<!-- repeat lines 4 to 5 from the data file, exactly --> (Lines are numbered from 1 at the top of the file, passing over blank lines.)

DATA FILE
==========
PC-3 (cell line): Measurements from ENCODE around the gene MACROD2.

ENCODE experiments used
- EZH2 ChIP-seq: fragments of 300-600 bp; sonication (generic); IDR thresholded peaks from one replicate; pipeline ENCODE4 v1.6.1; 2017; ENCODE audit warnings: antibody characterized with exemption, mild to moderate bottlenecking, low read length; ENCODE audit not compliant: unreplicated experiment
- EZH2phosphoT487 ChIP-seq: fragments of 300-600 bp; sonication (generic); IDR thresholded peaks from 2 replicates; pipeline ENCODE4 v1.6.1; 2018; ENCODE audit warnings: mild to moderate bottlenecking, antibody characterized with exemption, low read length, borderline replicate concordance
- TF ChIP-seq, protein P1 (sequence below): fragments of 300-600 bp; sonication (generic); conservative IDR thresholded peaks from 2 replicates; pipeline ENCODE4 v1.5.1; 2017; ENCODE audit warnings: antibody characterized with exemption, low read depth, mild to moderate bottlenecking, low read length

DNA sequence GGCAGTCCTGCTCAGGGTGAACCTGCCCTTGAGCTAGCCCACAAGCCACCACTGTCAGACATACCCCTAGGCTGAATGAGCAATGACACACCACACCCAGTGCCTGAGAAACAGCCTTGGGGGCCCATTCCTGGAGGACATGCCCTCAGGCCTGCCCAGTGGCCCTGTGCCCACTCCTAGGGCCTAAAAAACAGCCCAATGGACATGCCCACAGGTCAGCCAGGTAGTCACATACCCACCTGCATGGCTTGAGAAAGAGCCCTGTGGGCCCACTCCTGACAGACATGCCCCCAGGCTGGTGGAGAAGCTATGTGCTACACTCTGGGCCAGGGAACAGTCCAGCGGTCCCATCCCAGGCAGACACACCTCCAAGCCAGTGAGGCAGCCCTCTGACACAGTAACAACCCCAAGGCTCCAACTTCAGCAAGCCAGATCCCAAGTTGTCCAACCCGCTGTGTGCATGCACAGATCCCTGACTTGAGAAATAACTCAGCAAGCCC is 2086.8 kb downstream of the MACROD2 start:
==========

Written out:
- EZH2phosphoT487 ChIP-seq: fragments of 300-600 bp; sonication (generic); IDR thresholded peaks from 2 replicates; pipeline ENCODE4 v1.6.1; 2018; ENCODE audit warnings: mild to moderate bottlenecking, antibody characterized with exemption, low read length, borderline replicate concordance
- TF ChIP-seq, protein P1 (sequence below): fragments of 300-600 bp; sonication (generic); conservative IDR thresholded peaks from 2 replicates; pipeline ENCODE4 v1.5.1; 2017; ENCODE audit warnings: antibody characterized with exemption, low read depth, mild to moderate bottlenecking, low read length